The Worlds of Mervyn Peake


Illustration by Mervyn Peake for The Sphinx by Oscar Wilde (1949).

The centenary of writer, artist and poet Mervyn Peake is being celebrated this year with a number of events in the UK. Mervyn Peake: A Centenary Celebration is a small exhibition of Peake’s drawings which has been running since April at the Pallant House Gallery, Chichester. That show ends on July 17th so if you want to be glared at by Fuchsia Groan you’re advised to get your skates on.

The Worlds of Mervyn Peake is a more substantial affair opening this week at the British Library, London, which promises to have materials from the British Library collection and the Peake archive on display. Two evenings of talks are also scheduled although the first of these, Mervyn Peake’s Gormenghast, is now sold out. The Guardian ran a feature at the weekend with pieces by some of the people who’ll be involved in the discussions, including Michael Moorcock, who’s been championing Peake’s work since the early 1960s, and China Miéville. For those who can’t make it to the exhibitions, there are also books: The Gormenghast Trilogy has been republished in a new illustrated edition, and the British Library is selling an American edition of Maeve Gilmore’s Peake’s Progress, a 592-page selection of writings, drawings and poetry which has been out-of-print in the UK for years. Essential purchases for any Peake enthusiast.

Update: There’s also an exhibition of artwork by Mervyn Peake and Maeve Gilmore at Viktor Wynd, London. Thanks to Vadim for the tip.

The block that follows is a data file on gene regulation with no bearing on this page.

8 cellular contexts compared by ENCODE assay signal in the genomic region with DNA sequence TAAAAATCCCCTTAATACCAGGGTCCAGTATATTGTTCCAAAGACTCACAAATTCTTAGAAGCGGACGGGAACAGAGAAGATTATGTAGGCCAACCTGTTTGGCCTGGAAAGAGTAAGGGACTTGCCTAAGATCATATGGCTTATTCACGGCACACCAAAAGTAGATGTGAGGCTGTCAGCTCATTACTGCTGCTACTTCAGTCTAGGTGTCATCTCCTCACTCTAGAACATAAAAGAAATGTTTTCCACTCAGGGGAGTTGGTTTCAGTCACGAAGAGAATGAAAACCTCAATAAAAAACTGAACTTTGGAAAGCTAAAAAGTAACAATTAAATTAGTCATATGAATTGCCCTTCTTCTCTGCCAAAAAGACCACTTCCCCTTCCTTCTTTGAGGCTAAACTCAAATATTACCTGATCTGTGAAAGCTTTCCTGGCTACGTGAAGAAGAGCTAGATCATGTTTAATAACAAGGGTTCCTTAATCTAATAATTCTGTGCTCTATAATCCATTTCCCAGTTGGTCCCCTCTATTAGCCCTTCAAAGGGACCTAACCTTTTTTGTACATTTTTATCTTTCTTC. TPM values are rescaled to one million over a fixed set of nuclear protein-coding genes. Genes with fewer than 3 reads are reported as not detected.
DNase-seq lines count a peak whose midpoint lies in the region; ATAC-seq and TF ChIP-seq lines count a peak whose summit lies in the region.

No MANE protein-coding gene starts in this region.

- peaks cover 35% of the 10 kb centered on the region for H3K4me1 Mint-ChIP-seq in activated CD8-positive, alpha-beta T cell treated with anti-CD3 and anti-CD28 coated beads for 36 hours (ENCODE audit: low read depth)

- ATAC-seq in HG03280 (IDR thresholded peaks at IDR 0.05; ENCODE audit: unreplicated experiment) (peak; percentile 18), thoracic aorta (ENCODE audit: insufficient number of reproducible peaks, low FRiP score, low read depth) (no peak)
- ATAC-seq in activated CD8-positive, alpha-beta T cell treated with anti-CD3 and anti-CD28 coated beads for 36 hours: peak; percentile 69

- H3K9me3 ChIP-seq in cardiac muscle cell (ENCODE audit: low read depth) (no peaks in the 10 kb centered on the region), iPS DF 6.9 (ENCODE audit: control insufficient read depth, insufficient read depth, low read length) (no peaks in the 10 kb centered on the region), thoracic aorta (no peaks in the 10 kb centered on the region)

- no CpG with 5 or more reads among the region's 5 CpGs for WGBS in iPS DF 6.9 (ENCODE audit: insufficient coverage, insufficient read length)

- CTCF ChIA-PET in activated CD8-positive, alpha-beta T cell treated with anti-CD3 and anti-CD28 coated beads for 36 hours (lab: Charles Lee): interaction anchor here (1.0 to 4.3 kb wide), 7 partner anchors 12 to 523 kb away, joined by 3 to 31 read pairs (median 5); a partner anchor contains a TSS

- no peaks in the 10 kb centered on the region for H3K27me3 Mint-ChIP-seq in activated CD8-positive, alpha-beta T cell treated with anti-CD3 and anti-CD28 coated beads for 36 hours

Elsewhere on { feuilleton }
The illustrators archive

Previously on { feuilleton }
A profusion of Peake
Joseph Cavalieri’s stained glass
Mervyn Peake at Maison d’Ailleurs
Peake’s Pan
Buccaneers #1
Mervyn Peake in Lilliput
The Illustrators of Alice

A profusion of Peake


Bellgrove, young Titus and Barquentine by Mervyn Peake. Case designed by Robert Hollingsworth.

I’d thought about posting the covers of my boxed set of Gormenghast paperbacks a couple of years back when there was a flurry of blogospheric attention being given to Penguin cover designs…thought about it then never got round to it. The reason for doing so now is twofold: firstly I’ve been re-reading the books, and secondly some Gormenghast-related news emerged this week which gives this post an additional relevance.


Fuchsia by Mervyn Peake.

The set of Peake paperbacks which Penguin published in 1968 (and their subsequent reprints) were the first editions of Peake’s trilogy which I encountered so I can’t help but regard them as the ones, the only copies I could countenance reading. That may change, however (see below). I’ve no idea how scarce the boxed edition is but the books are reprintings from 1970 so I presume Penguin put out a boxed gift set to make the most of Peake’s posthumous success. I always liked the presentation which is the standard Penguin Modern Classics format of the period, it leaves to you how much you want to regard the books as works of fantasy or simply novels of a rather grotesque and highly imaginative reality. Titus Groan‘s sketch of a glowering and thoroughly unglamorous Fuchsia was a daring choice for a cover intended to lure a newer, younger audience to Peake’s work. The drawing says a great deal about the author’s unsentimental attitude towards his creations; compared to the florid and often delicate covers of the fantasy books being published by Ballantine in the late Sixties (a series which included the Gormenghast trilogy), it seems shockingly unpleasant.

Continue reading “A profusion of Peake”